Functional testing

For functional testing in manufacturing, see Functional Testing (Manufacturing).

Functional testing is a quality assurance (QA) process and a type of black-box testing that bases its test cases on the specifications of the software component under test. Functions are tested by feeding them input and examining the output, and internal program structure is rarely considered (unlike white-box testing). Functional testing is conducted to evaluate the compliance of a system or component with specified functional requirements. Functional testing usually describes what the system does.

Since functional testing is a type of black-box testing, the software's functionality can be tested without knowing the internal workings of the software. This means that testers do not need to know programming languages or how the software has been implemented. This, in turn, could lead to reduced developer bias (or confirmation bias) in testing since the tester has not been involved in the software's development.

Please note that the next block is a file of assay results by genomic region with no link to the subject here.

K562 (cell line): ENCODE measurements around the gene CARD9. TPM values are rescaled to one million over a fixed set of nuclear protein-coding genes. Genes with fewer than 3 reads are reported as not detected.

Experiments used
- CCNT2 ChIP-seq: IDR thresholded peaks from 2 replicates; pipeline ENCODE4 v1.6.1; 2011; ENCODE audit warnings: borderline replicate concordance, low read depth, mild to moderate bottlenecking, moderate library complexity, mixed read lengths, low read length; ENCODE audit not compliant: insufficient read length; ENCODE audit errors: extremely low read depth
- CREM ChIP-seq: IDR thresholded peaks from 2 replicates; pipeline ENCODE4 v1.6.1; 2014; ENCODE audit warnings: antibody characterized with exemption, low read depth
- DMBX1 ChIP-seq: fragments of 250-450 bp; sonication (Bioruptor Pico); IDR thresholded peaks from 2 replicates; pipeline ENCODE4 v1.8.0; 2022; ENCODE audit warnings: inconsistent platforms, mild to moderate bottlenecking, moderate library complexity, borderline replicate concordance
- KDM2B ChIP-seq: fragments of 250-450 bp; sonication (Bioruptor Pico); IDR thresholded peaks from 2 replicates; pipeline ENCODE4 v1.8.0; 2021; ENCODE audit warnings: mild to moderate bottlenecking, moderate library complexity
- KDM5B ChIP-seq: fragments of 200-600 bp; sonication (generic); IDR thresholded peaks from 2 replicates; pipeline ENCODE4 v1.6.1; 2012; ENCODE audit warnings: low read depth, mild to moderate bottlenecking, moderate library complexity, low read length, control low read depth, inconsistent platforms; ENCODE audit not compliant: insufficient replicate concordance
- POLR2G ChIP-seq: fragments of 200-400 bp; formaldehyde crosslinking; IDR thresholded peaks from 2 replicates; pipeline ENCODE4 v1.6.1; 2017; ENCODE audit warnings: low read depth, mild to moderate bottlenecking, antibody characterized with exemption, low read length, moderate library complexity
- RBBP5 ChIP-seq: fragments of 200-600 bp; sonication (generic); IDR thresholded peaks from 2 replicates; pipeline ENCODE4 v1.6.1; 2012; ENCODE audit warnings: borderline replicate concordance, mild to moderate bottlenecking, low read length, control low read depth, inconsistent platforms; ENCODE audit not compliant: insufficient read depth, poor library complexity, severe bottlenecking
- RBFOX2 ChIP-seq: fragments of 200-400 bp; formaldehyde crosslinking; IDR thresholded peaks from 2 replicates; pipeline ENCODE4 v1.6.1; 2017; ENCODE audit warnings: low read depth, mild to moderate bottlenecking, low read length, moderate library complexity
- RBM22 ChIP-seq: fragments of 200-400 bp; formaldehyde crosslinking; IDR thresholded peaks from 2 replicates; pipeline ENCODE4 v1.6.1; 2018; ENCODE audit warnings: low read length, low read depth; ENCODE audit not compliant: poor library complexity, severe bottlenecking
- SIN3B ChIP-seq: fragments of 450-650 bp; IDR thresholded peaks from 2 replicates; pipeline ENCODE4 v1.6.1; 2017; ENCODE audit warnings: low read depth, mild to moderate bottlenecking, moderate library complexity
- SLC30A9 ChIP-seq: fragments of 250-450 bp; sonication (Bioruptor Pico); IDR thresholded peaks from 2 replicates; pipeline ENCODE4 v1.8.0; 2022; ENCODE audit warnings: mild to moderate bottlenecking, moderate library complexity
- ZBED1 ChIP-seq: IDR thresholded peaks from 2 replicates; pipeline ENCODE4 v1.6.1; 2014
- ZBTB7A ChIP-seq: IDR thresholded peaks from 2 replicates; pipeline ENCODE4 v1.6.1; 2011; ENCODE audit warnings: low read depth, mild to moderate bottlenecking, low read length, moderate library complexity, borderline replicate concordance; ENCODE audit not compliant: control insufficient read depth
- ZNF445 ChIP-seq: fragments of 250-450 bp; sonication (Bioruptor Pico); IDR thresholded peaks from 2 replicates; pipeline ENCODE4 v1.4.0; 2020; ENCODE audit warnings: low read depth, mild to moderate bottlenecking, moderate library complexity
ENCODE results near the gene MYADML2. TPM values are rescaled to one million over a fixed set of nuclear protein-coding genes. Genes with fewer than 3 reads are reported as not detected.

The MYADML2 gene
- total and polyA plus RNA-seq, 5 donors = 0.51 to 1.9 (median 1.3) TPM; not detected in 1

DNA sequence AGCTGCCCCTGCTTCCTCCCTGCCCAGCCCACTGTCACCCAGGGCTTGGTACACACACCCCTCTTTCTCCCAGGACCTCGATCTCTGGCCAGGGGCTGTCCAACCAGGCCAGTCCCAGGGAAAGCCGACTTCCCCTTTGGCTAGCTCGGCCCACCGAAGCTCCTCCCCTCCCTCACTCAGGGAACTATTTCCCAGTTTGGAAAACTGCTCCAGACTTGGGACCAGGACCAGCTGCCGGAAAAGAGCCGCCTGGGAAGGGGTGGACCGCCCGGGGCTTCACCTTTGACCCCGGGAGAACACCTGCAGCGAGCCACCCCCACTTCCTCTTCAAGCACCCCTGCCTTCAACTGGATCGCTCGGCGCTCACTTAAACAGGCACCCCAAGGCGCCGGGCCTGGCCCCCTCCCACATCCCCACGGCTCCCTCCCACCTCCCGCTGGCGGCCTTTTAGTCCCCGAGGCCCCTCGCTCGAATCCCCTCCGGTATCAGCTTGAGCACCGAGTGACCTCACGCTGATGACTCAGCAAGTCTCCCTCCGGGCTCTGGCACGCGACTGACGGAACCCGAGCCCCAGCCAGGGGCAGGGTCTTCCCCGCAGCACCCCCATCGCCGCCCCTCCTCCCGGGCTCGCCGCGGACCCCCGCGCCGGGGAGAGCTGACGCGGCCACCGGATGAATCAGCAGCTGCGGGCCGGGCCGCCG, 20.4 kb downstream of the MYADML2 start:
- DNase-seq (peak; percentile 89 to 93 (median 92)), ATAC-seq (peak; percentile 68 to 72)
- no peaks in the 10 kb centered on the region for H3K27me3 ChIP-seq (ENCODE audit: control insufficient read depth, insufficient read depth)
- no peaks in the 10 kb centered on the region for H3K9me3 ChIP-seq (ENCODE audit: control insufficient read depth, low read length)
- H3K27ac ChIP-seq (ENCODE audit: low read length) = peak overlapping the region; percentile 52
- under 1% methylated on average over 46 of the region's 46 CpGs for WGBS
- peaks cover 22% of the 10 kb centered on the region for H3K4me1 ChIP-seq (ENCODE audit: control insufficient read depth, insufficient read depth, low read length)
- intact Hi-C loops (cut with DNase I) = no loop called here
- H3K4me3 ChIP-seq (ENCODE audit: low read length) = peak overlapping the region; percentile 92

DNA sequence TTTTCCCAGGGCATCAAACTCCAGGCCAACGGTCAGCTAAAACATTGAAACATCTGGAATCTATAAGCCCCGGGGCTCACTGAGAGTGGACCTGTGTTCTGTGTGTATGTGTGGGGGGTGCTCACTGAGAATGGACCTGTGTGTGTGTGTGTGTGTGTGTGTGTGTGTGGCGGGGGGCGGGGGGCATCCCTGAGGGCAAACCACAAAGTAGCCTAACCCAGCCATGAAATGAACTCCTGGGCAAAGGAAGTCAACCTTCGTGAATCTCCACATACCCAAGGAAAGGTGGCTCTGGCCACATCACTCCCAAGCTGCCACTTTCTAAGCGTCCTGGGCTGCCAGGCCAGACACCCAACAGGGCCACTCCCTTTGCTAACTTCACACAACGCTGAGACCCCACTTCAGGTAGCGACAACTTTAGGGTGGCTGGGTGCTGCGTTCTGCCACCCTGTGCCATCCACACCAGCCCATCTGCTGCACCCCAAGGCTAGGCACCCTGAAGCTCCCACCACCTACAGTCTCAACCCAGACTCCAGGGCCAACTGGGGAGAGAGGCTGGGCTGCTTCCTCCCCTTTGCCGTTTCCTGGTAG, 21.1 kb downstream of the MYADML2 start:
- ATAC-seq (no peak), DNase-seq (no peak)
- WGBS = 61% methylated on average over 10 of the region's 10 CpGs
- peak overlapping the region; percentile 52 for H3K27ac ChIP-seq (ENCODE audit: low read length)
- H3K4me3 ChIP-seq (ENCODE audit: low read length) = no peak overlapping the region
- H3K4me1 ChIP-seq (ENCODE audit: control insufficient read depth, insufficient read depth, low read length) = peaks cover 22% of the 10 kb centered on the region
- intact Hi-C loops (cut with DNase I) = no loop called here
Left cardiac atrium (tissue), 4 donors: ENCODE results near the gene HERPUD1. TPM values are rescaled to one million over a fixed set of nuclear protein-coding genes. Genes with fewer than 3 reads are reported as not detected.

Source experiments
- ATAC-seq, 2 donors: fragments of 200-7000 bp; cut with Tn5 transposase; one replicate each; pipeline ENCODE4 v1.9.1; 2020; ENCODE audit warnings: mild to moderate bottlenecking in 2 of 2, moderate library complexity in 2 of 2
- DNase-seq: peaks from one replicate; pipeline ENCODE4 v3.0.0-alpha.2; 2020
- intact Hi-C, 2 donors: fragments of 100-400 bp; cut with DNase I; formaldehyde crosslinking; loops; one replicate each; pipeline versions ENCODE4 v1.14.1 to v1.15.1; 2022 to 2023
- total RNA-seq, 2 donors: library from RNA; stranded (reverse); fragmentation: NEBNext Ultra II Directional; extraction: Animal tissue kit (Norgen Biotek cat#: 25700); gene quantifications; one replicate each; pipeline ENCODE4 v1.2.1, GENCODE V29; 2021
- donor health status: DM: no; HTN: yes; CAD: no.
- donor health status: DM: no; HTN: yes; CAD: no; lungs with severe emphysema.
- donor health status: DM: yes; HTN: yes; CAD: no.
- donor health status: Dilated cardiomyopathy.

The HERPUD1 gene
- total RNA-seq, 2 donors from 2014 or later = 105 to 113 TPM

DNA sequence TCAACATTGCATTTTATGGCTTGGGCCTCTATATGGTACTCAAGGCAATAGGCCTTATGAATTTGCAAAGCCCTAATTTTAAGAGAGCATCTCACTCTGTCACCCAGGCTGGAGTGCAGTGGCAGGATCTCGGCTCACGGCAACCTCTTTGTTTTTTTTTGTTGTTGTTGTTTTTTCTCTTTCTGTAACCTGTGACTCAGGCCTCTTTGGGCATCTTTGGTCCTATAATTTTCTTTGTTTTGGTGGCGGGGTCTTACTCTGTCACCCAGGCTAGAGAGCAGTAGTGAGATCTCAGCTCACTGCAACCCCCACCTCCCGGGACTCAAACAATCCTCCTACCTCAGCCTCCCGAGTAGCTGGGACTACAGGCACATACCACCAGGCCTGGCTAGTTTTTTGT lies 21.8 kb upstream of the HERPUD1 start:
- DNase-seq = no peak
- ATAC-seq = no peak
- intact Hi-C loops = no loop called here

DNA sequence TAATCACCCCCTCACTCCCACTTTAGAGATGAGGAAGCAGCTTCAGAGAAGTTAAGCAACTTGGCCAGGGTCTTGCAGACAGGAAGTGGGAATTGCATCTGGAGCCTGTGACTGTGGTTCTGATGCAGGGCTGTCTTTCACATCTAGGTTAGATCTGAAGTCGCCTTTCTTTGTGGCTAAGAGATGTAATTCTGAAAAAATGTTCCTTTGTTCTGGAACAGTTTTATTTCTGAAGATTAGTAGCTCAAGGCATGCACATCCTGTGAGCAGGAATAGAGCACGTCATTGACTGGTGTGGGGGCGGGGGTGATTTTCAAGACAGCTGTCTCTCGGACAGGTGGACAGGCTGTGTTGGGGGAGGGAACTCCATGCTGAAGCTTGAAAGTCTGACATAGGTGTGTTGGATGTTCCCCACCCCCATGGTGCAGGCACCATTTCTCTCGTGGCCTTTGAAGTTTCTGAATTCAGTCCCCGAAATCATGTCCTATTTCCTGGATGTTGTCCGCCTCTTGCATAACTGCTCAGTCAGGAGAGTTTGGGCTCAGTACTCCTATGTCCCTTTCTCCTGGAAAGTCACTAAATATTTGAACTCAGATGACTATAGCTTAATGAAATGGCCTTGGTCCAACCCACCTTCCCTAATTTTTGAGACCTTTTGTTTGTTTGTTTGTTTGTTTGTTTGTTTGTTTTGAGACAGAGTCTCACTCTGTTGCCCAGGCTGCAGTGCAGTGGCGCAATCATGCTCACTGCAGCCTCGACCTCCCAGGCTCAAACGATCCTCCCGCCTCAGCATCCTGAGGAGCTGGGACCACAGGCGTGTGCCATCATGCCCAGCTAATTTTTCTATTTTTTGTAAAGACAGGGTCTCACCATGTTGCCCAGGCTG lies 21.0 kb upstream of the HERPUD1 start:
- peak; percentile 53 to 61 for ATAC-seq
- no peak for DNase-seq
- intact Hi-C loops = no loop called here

Functional testing does not imply that you are testing a function (method) of your module or class. Functional testing tests a slice of functionality of the whole system.

Functional testing differs from system testing in that functional testing "verifies a program by checking it against ... design document(s) or specification(s)", while system testing "validate a program by checking it against the published user or system requirements."



Functional testing has many types:

Six Steps

Functional testing typically involves six steps

  1. The identification of functions that the software is expected to perform
  2. The creation of input data based on the function's specifications
  3. The determination of output based on the function's specifications
  4. The execution of the test case
  5. The comparison of actual and expected outputs
  6. To check whether the application works as per the customer need.

See also

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